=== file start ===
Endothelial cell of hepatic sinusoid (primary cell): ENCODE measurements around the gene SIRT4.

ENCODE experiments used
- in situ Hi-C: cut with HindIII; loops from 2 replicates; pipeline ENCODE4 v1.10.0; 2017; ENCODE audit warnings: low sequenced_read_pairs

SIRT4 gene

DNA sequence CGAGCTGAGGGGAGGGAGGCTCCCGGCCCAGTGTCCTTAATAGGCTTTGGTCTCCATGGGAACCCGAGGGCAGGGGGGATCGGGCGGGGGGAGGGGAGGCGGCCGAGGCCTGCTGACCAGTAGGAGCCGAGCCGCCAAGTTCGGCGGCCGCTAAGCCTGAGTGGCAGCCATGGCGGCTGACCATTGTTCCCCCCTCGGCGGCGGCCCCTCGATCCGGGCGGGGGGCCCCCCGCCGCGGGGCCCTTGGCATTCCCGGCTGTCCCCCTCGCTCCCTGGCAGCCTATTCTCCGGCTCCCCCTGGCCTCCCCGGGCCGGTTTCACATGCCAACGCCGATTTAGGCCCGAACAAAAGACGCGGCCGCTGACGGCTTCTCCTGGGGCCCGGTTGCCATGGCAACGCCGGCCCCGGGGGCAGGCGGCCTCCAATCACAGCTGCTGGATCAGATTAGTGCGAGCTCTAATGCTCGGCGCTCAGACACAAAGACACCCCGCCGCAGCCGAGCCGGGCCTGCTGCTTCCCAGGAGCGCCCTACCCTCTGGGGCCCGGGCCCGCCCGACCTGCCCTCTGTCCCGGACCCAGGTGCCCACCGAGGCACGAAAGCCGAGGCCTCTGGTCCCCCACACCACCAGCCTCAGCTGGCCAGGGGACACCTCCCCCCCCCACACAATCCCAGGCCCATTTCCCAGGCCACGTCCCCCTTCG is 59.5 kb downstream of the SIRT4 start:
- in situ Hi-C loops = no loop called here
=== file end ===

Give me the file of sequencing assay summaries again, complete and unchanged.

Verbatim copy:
Endothelial cell of hepatic sinusoid (primary cell): ENCODE measurements around the gene SIRT4.

ENCODE experiments used
- in situ Hi-C: cut with HindIII; loops from 2 replicates; pipeline ENCODE4 v1.10.0; 2017; ENCODE audit warnings: low sequenced_read_pairs

SIRT4 gene

DNA sequence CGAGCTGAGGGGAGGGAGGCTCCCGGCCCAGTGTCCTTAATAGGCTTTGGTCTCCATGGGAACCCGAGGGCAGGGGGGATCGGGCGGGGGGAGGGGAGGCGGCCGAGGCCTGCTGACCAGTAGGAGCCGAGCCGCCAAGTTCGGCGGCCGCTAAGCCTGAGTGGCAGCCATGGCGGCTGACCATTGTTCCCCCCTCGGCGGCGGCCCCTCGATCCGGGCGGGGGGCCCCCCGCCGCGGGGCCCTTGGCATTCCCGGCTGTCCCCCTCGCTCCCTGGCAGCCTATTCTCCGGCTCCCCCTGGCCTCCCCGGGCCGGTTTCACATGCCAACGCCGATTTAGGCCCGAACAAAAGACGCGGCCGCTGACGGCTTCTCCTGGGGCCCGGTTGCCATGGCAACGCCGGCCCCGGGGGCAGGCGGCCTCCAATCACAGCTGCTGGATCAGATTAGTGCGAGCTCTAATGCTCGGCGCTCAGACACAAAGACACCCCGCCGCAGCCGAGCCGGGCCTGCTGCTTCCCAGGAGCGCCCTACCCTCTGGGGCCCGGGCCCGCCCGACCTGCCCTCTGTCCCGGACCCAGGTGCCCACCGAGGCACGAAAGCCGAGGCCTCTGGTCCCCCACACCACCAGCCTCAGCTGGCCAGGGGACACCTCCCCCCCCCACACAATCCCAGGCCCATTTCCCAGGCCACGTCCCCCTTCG is 59.5 kb downstream of the SIRT4 start:
- in situ Hi-C loops = no loop called here